Skip to main content

Comparative evaluation of the anti-Hepatitis B virus activity of Centella asiatica and Camellia sinensis (green tea)

Background

Chronic Hepatitis B virus (HBV) infection is a major health problem and available anti-HBV drugs are known to cause side effects in addition to increased incidence of drug resistance. In the current study anti-HBV properties of Centella asiatica and Camellia sinensis was evaluated.

Methods

For the assay, equal volume of HBV virus was mixed with extract of C. asiatica or C. sinensis and incubated at 37°C for 5 days. The supernatant was assayed for the presence of bound/unbound HBsAg using ELISA. A dose response analysis was done for each extract and cytotoxicity of the each extract was measured by MTT assay.

Results

Dose response anti HBV revealed that methanolic extract C. asiatica indicated that 2.5 mg/mL concentrations was inhibitory to 0.75 pg/mL of HBV. Aqueous and methanolic extract of C. sinensis indicated that 0.5 mg/mL and 0.25 concentrations inhibited HBV, respectively. Interestingly, EGCG indicated 1.5 pg/mL HBV was inhibited by 25µg/mL. These concentrations were well tolerated by HepG2 cells and the non toxic concentration was up to 800 µg/mL.

Conclusion

The study showed that EGCG outperformed other extracts and had anti-HBV activity with minimal concentration (25 µg/mL). This is followed by extracts of C. sisensis which exhibited medium anti HBV activity. Poorest anti-HBV activity was noticed with C. asiatica i.e.2.5 mg. None of the extracts had cytotoxicity. From this study we could conclude that C. sinensis extracts are better in inhibiting HBV.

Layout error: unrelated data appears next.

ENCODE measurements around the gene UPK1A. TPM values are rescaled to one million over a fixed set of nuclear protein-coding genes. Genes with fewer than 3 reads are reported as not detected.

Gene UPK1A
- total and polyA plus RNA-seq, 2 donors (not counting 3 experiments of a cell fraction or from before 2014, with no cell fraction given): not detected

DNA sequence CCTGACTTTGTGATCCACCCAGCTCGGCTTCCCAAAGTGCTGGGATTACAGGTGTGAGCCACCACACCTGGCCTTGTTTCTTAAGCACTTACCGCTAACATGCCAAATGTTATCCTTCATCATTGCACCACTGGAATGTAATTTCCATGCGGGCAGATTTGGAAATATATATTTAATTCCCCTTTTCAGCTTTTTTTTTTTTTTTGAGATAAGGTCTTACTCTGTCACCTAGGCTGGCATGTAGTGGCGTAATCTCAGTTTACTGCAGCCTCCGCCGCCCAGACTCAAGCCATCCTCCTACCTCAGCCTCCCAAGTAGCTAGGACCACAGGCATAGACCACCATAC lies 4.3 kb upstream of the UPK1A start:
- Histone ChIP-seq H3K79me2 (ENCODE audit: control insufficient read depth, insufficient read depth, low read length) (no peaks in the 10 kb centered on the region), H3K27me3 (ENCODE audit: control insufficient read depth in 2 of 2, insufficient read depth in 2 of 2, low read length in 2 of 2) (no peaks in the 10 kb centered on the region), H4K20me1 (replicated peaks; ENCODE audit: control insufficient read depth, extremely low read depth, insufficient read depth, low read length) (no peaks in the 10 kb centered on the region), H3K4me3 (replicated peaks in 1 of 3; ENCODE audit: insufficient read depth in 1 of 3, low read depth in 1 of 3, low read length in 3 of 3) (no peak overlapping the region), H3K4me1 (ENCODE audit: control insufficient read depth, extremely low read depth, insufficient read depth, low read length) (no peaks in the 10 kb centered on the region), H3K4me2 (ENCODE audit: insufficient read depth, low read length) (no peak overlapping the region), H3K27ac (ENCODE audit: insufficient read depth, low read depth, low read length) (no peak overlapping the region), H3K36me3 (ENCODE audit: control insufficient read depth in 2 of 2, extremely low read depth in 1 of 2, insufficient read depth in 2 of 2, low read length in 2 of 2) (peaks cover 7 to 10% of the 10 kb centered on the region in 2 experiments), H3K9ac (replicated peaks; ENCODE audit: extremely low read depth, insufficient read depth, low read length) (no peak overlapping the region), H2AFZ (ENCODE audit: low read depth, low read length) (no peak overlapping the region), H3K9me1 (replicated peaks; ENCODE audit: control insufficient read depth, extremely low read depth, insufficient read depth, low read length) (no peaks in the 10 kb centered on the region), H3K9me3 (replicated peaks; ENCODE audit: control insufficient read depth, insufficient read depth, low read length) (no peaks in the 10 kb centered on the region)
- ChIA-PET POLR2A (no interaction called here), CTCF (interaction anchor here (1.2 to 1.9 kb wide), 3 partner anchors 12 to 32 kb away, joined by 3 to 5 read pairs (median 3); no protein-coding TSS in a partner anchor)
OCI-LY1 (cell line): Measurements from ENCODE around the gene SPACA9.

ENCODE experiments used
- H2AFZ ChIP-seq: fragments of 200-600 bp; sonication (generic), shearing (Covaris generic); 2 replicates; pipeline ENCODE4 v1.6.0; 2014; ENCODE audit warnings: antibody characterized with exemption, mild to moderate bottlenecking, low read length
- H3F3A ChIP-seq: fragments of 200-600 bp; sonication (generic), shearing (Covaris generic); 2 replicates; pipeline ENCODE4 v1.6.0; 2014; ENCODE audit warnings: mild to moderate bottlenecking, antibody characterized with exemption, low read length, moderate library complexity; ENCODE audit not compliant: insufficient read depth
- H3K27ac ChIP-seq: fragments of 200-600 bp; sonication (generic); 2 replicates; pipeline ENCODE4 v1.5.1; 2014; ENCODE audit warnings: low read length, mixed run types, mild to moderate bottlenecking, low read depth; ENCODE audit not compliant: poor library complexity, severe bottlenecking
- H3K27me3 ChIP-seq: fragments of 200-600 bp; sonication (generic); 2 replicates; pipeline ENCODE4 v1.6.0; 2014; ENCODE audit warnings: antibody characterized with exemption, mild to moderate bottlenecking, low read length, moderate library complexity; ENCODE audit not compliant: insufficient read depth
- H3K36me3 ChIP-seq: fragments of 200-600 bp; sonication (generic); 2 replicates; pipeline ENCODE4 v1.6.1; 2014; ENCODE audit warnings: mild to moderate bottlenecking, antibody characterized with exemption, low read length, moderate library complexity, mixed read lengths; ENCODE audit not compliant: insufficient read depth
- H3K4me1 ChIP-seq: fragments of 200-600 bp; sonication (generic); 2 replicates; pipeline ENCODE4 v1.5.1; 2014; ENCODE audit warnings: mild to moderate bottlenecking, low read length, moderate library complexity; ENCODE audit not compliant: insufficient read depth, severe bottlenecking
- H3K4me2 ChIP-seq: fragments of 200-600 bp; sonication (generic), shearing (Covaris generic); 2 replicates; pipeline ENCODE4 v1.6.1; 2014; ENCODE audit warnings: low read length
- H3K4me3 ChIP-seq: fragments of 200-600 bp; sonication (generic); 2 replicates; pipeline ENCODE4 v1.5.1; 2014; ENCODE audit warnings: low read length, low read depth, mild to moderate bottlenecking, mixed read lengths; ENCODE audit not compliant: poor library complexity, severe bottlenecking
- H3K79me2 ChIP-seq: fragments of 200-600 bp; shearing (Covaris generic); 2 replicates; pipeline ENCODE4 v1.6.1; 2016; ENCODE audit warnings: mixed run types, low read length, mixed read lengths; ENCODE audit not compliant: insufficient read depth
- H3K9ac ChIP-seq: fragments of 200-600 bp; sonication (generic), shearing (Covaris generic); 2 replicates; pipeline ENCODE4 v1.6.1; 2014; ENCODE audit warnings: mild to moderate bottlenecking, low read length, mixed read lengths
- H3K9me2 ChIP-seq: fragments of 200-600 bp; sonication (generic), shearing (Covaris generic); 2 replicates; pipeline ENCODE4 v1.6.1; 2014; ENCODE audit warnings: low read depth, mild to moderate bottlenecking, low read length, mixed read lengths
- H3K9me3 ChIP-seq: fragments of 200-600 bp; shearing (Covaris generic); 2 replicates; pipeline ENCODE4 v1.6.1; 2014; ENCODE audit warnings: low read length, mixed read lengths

Author information

Authors and Affiliations

Authors

Corresponding author

Correspondence to M Elanchezhiyan.

Rights and permissions

Open Access  This article is licensed under a Creative Commons Attribution 4.0 International License, which permits use, sharing, adaptation, distribution and reproduction in any medium or format, as long as you give appropriate credit to the original author(s) and the source, provide a link to the Creative Commons licence, and indicate if changes were made.

The images or other third party material in this article are included in the article’s Creative Commons licence, unless indicated otherwise in a credit line to the material. If material is not included in the article’s Creative Commons licence and your intended use is not permitted by statutory regulation or exceeds the permitted use, you will need to obtain permission directly from the copyright holder.

To view a copy of this licence, visit https://creativecommons.org/licenses/by/4.0/.

The Creative Commons Public Domain Dedication waiver (https://creativecommons.org/publicdomain/zero/1.0/) applies to the data made available in this article, unless otherwise stated in a credit line to the data.

Reprints and Permissions

About this article

Verify currency and authenticity via CrossMark

Cite this article

Thanigaivel, S., Durgadevi, H., Balasubramaniam, J. et al. Comparative evaluation of the anti-Hepatitis B virus activity of Centella asiatica and Camellia sinensis (green tea). BMC Infect Dis 14, P21 (2014). https://doi.org/10.1186/1471-2334-14-S3-P21

Download citation

  • Published:

  • DOI: https://doi.org/10.1186/1471-2334-14-S3-P21

Keywords

  • Hepatitis
  • Chronic Hepatitis
  • HepG2 Cell
  • Methanolic Extract
  • EGCG